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  • Writer's pictureDavyd Smith

The No Kill Movement and Pet Population (NOT overpopulation)

Updated: Aug 12, 2023

Do you know what the leading cause of death is for a healthy and treatable homeless animal in today’s society? Surprisingly, it’s not starvation, disease or injury. It’s not conflict with predators or animal-vehicle collisions.


It’s death by shelter. To be certain, shelters are the leading cause of death for homeless in our nation. Despite improvements over the last century, the number of lives lost remains at a heartbreaking: Over One Million dogs and cats. The tragedy being, of the thirty million people estimated to be in search of their new best friend, at least twenty-two million are reportedly undecided about the origins of their next dog or cat. Some will purchase from breeders. Other enlightened people on the realities of pet overpopulation will adopt.





The net result: there are eighteen times more people opening their homes to these animals than there are pets losing their lives in the animal shelter system[1]. It gives rise to the inquiry,


Why?


Firstly, the question can be succinctly answered: Adherence to the status quo. For over one hundred years, shelters and animal control centers have operated under the antiquated policy of Catch and Kill, leaving some animals to be adopted into loving, healthy homes, yet others with treatable behavioral issues or special needs to meet an untimely demise. Shelters have employed the term euthanasia to soften this harsh reality. In fact, such term is specifically defined as:


The act or practice of killing or permitting the death of hopelessly sick or injured individuals (such as persons or domestic animals) in a relatively painless way for reasons of mercy.


Others, such as animal rights philosopher Thomas Regan, clarifies that the term euthanasia means good death in Greek. Etymology aside, the reality remains, that to this day, the leading cause of death for a homeless animal is in a shelter. Reliance on age-old human grievances as overwhelm and lack of funding, some go so far as to ascribe false blame to the general public, invoking phrases as irresponsibility. In the meantime, a homeless animal is falsely imprisoned in what the public knows to be a shelter, but in reality, has become little more than a killing place to lose their lives.


Veterinarians, imbued with the inherent responsibility for treating and solving animals, opt for actual execution of lethal policies instead despite the veterinarian oath, which states:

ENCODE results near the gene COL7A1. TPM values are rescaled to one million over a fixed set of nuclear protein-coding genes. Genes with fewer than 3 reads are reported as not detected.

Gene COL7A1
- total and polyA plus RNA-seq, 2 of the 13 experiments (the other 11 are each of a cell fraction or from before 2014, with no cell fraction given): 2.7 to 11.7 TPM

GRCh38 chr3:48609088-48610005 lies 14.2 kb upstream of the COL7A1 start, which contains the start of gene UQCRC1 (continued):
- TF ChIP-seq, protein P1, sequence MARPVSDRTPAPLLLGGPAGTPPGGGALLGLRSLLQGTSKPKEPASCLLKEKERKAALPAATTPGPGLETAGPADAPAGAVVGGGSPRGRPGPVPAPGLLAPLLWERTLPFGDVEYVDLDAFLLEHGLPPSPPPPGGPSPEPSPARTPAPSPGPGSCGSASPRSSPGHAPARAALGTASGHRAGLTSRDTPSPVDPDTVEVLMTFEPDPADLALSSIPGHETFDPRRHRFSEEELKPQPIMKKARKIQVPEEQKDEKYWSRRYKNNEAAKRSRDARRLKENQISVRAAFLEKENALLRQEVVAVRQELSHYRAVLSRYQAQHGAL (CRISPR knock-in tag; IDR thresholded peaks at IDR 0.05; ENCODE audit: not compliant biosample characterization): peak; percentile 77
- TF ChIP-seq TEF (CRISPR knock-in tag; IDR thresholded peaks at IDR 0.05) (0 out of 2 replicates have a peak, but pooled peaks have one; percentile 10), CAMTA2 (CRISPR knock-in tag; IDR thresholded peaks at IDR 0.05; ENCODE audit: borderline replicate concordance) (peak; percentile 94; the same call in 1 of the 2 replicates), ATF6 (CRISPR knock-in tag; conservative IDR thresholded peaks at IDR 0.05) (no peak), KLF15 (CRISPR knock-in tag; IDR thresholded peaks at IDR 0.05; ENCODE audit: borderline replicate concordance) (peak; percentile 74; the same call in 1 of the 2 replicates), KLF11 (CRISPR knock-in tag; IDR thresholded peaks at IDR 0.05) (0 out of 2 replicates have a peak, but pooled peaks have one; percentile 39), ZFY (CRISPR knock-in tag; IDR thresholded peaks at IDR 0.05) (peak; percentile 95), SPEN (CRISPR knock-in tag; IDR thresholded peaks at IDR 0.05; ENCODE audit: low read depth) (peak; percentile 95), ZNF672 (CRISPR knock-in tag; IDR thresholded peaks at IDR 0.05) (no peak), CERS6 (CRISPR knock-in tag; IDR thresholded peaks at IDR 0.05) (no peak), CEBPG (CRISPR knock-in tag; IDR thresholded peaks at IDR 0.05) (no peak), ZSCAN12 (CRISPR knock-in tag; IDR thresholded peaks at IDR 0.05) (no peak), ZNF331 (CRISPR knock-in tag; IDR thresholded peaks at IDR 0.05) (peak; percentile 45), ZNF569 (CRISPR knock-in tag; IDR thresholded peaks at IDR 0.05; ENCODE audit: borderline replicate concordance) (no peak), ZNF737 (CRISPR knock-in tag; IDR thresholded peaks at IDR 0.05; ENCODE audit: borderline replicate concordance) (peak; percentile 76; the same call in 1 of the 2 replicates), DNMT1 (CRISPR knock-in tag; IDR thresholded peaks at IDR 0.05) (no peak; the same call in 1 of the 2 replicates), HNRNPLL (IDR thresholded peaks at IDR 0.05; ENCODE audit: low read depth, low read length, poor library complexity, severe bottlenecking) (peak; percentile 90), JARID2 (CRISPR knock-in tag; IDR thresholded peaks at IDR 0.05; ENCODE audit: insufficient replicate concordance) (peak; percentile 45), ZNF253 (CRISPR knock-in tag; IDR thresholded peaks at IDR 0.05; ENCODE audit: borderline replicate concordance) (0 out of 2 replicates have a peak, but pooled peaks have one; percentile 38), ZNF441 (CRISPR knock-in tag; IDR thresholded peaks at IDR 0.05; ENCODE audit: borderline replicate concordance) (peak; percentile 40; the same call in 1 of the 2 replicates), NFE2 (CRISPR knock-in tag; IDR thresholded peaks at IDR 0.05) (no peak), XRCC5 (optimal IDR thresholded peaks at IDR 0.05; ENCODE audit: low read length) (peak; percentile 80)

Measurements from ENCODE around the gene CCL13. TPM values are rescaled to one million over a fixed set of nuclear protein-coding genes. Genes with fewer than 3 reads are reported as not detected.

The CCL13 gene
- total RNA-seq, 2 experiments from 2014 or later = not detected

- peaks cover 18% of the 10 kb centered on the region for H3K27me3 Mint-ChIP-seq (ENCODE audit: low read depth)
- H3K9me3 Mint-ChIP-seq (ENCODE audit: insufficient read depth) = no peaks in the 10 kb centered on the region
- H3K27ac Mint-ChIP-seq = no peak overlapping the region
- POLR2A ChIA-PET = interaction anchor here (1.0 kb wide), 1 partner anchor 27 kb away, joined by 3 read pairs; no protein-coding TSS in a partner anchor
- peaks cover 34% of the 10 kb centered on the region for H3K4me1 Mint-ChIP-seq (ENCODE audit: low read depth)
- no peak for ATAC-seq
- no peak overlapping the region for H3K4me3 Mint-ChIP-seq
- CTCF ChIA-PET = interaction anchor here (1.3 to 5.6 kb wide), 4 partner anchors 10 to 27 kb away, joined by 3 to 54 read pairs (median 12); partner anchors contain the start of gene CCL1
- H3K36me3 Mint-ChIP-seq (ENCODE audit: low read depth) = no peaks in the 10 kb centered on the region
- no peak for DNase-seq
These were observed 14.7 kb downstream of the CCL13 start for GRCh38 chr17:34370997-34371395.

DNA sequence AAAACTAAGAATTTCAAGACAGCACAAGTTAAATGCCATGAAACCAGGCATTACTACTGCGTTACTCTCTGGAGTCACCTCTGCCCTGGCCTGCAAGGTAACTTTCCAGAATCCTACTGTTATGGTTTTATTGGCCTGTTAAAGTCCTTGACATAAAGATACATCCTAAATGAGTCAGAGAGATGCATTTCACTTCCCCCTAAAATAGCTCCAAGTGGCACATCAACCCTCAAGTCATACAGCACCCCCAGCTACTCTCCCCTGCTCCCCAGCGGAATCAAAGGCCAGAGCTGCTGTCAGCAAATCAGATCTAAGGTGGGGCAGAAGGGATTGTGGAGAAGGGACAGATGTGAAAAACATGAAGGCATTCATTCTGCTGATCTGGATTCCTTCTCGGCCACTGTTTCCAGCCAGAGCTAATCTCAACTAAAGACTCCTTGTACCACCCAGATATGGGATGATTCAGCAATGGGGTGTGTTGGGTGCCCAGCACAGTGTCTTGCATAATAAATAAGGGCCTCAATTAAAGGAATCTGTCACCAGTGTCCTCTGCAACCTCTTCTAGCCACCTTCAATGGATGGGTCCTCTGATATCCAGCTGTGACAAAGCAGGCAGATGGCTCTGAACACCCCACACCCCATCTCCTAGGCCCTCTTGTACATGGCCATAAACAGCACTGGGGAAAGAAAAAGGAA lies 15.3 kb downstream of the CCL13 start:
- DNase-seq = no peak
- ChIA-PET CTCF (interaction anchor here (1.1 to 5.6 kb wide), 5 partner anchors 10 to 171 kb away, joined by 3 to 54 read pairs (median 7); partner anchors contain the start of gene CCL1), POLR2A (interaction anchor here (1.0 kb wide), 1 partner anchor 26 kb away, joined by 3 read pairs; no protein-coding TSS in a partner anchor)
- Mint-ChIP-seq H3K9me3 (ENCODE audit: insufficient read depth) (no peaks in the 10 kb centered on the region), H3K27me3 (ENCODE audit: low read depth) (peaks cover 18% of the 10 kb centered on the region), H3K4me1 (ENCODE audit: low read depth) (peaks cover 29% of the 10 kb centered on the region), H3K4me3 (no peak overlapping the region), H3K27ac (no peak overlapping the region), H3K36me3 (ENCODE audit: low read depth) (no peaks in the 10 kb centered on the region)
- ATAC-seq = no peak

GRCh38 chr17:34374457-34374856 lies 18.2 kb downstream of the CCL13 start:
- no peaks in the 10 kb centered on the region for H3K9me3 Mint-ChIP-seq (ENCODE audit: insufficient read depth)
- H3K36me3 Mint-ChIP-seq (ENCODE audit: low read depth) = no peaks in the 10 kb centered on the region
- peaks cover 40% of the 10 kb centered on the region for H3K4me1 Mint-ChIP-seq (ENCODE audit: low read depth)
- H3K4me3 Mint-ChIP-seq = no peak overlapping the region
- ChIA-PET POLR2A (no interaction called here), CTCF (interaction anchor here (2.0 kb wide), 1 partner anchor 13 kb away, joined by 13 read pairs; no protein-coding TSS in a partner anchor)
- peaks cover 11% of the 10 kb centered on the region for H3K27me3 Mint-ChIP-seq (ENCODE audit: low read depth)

Being admitted to the profession of veterinary medicine, I solemnly swear to use my scientific knowledge and skills for the benefit of society through the protection of animal health and welfare, the prevention and relief of animal suffering, the conservation of animal resources, the promotion of public health, and the advancement of medical knowledge. I will practice my profession conscientiously, with dignity, and in keeping with the principles of veterinary medical ethics. I accept as a lifelong obligation the continual improvement of my professional knowledge and competence.


For any animal lover, our present day, human-caused reality, is impossible to ignore. Another question arises, So what’s the good news, to which the answer is:

It’s within the purview of our human responsibilities to create new systems to help homeless animals make it out of shelters alive and into loving, healthy, sustainable homes.

That’s precisely where the No Kill Movement comes in. decades, progressive animal sheltering and the No Kill Movement has brought about a significant change in this approach. With the expansion of No Kill communities across the United States, more and more communities are embracing such systems of compassion.

The proven and publicly available way to save every healthy and treatable pet in your community is the No Kill Equation.

Another change to celebrate: The No Kill Movement has transcended across the Atlantic Ocean and touched other continents. Not only are there basic principles followed by most shelters in western Europe for example, laws have been passed to protect healthy and treatable homeless pets.

***

What has made the difference in the lives of homeless animals is the unwavering commitment of compassionate and hardworking individuals who have stood up and demanded change. These individuals have facilitated the necessary changes to save every healthy and treatable pet, every time. Now is the time for all communities to adopt this approach and ensure that every homeless animal finds the loving home he or she was born to. No Kill makes sense not just to help deliver joyful, healthful and loving homes to the respective animals, but enhances our human communities as well, in that people can feel more connected to a compassionate, supportive culture bringing life to all who are born to it, and deserve to live it.


Thank you to Denise Boehler for her assistance in this article.


[1] Shelters should not be allowed to use “shelter” as their name, unless it fits the definition: “Shelter (noun): Something that affords protection; a refuge; a haven.”

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